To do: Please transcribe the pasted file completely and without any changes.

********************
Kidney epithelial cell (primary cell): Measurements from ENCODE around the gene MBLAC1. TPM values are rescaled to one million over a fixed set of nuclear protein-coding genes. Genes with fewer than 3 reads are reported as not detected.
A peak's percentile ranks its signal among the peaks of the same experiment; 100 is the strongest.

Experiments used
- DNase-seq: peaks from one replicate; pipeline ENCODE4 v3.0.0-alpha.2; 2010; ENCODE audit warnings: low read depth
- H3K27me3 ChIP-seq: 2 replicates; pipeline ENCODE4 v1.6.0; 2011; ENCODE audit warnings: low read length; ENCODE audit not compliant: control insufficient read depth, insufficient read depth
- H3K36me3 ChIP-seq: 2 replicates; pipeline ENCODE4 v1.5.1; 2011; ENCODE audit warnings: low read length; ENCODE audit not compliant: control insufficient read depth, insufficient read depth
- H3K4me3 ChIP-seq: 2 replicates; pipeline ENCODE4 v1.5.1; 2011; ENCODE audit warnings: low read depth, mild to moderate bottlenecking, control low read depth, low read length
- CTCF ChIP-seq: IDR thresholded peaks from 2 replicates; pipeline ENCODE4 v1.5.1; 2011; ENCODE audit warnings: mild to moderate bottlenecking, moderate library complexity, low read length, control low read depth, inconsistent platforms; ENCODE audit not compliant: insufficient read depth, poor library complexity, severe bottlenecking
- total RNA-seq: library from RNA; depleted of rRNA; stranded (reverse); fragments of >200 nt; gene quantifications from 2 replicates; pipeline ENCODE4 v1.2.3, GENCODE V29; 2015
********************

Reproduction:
Kidney epithelial cell (primary cell): Measurements from ENCODE around the gene MBLAC1. TPM values are rescaled to one million over a fixed set of nuclear protein-coding genes. Genes with fewer than 3 reads are reported as not detected.
A peak's percentile ranks its signal among the peaks of the same experiment; 100 is the strongest.

Experiments used
- DNase-seq: peaks from one replicate; pipeline ENCODE4 v3.0.0-alpha.2; 2010; ENCODE audit warnings: low read depth
- H3K27me3 ChIP-seq: 2 replicates; pipeline ENCODE4 v1.6.0; 2011; ENCODE audit warnings: low read length; ENCODE audit not compliant: control insufficient read depth, insufficient read depth
- H3K36me3 ChIP-seq: 2 replicates; pipeline ENCODE4 v1.5.1; 2011; ENCODE audit warnings: low read length; ENCODE audit not compliant: control insufficient read depth, insufficient read depth
- H3K4me3 ChIP-seq: 2 replicates; pipeline ENCODE4 v1.5.1; 2011; ENCODE audit warnings: low read depth, mild to moderate bottlenecking, control low read depth, low read length
- CTCF ChIP-seq: IDR thresholded peaks from 2 replicates; pipeline ENCODE4 v1.5.1; 2011; ENCODE audit warnings: mild to moderate bottlenecking, moderate library complexity, low read length, control low read depth, inconsistent platforms; ENCODE audit not compliant: insufficient read depth, poor library complexity, severe bottlenecking
- total RNA-seq: library from RNA; depleted of rRNA; stranded (reverse); fragments of >200 nt; gene quantifications from 2 replicates; pipeline ENCODE4 v1.2.3, GENCODE V29; 2015